Farmers Must Decide Soon

With the deadline fast approaching, Alberta farmers and ranchers have only a few weeks left to decide whether to insure their hay and pasture this year.

The cutoff date for enrolling in perennial crop insurance programs is February 28, reports Agriculture Financial Services Corporation (AFSC), the provincial Crown corporation that administers the program.

 

It can be a difficult decision to make so early in the year, says Gordon Hutton, a Provincial Forage Industry Specialist with the Alberta Ag-Info Centre. “It’s soil moisture during April and May that makes or breaks a forage crop.”

You can’t simply look out the window in February and count on “a good crop year” just because there is decent snow cover or “normal” soil moisture conditions, warns Hutton.

Soil Moisture Specialist, Ralph Wright, agrees. “The correlation between soil moisture conditions now and the summer ahead is at best a shot in the dark,” says Wright, who tracks soil moisture reserves across the province for Alberta Agriculture and Food (AF).

Soil Moisture Levels Can Change Quickly

Most of Alberta is currently seeing near normal to high soil moisture levels – with the exception of the Peace Region, where most areas have moderately low to extremely low soil moisture reserves.  

“It’s not reliable to base crop insurance decisions on current conditions because things can change very quickly,” says Wright. “You can have excellent soil moisture reserves now and then hit a month of dry weather that puts you right back to zero.”

Rather than trying to out-guess the weather to pick and choose the best years to buy perennial crop insurance, farmers should consider it a long-term risk management tool, says Ted Darling, a Business Risk Management Specialist with AF. “It’s there to protect them each year in the event of unpredictable catastrophes like the 2002 drought” and to help keep their operations stable from one year to the next.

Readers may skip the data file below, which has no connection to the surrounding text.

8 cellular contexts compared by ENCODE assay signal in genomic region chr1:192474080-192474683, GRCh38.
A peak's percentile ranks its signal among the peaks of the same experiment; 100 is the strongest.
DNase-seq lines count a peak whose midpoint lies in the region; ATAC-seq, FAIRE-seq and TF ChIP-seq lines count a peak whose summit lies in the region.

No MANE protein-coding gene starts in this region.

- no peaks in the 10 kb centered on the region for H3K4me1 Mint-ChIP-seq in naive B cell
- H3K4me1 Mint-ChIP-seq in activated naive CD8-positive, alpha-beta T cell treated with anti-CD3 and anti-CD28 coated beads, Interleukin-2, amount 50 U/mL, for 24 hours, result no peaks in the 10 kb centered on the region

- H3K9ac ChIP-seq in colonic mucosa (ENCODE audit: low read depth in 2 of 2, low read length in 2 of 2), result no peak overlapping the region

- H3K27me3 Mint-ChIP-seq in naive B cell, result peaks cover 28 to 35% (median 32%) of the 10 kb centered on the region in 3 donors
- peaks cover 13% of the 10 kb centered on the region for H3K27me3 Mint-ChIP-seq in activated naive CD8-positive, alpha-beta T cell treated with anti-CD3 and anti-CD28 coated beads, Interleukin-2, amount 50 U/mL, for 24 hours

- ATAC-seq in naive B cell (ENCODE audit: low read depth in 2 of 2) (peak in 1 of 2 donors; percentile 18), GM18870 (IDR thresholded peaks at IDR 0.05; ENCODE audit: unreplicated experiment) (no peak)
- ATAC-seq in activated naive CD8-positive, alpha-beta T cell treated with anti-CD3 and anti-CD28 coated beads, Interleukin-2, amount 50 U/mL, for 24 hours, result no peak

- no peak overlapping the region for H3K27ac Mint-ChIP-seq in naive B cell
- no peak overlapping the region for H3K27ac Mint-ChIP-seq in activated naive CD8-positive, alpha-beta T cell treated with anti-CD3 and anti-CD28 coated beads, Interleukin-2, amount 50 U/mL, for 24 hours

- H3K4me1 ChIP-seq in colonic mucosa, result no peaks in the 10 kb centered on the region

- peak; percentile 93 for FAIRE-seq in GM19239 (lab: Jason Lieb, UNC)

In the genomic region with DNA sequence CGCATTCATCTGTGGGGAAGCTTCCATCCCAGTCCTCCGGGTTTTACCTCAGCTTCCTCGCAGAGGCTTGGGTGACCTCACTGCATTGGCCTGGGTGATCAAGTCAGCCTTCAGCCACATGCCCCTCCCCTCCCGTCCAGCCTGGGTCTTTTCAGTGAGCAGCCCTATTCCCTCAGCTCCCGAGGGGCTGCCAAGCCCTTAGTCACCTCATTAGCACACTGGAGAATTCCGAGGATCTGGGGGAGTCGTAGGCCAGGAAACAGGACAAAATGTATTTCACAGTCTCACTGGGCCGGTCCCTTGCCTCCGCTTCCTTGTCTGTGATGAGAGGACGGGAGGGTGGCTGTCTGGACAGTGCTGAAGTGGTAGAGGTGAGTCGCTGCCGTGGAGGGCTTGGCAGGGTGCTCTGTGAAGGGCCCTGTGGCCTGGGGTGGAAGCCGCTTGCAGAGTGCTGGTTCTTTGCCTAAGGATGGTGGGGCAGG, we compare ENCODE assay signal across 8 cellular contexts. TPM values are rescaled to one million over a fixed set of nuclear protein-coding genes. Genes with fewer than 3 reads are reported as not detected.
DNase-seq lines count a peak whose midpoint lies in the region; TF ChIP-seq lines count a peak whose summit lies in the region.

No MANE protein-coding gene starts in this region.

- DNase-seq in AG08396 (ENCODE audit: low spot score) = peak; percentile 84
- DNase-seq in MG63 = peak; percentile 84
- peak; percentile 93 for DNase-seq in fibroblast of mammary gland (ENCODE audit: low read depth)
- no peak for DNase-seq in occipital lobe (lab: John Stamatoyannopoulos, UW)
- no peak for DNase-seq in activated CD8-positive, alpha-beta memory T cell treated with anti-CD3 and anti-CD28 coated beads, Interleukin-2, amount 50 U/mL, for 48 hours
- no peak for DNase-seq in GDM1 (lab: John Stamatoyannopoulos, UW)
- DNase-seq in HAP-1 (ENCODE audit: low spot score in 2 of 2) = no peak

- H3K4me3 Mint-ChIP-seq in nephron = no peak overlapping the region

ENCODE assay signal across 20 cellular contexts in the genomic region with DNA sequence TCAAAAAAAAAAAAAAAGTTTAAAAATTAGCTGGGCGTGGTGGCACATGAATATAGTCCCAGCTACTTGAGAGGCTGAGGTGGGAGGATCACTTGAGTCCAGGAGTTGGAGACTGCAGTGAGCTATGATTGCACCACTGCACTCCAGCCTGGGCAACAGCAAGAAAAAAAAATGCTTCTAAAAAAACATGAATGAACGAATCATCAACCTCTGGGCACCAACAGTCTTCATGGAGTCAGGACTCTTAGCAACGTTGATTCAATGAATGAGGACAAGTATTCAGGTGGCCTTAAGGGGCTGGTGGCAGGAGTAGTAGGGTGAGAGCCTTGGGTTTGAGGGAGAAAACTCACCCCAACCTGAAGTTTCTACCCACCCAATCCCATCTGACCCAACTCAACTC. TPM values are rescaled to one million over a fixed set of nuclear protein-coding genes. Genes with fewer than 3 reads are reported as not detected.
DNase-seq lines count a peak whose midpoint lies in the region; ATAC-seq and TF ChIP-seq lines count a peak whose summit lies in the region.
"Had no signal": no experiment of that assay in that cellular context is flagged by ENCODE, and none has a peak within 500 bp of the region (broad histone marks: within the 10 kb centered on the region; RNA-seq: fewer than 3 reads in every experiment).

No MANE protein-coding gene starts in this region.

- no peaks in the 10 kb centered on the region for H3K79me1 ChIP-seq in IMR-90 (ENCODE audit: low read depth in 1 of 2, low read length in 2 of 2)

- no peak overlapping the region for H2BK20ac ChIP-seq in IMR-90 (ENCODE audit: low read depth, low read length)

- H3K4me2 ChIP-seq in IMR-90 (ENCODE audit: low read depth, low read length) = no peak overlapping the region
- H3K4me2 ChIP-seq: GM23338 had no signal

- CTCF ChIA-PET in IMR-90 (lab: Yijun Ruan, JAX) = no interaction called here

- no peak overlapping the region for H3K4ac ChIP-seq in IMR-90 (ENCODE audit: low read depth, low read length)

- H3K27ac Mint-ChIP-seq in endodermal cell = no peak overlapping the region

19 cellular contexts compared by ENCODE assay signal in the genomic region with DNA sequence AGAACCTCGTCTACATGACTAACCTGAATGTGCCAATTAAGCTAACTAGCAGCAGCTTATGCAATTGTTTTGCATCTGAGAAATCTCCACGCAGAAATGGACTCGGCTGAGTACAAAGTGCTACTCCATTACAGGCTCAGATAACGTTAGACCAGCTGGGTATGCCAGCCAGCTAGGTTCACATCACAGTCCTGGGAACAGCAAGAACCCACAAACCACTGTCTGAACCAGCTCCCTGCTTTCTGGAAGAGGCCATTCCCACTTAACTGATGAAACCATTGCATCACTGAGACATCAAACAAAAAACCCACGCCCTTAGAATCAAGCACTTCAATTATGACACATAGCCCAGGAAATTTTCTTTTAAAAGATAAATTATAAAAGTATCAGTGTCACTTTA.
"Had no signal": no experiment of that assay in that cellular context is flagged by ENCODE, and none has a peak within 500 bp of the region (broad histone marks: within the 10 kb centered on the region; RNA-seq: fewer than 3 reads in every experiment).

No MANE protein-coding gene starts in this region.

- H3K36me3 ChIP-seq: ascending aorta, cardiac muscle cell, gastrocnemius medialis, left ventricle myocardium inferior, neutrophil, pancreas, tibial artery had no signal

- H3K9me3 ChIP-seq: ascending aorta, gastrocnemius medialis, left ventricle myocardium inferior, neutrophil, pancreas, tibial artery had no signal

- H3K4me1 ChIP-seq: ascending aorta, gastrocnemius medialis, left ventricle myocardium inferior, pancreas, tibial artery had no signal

Subsidized Premiums

 The provincial and federal governments recognize the risks producers face, so they help by covering more than 50 per cent of premiums and all administration costs for crop insurance in Alberta, explains Merle Jacobson, Vice-President of Business Risk Management for AFSC.

“We have 45 local insurance offices and field staff across the province to help producers make the best choices for their operation,” says Jacobson, adding there are a variety of programs and options to choose from. All farmers with 20 acres or more of hay or pasture are eligible for perennial crop insurance.

Farmers Must Decide Now

“Farmers can contact our call centre at 1-888-786-7475 to find the nearest AFSC office and get a personalized quote over the phone.” But all new applications and any changes to existing policies must be completed before February 28, he stresses.

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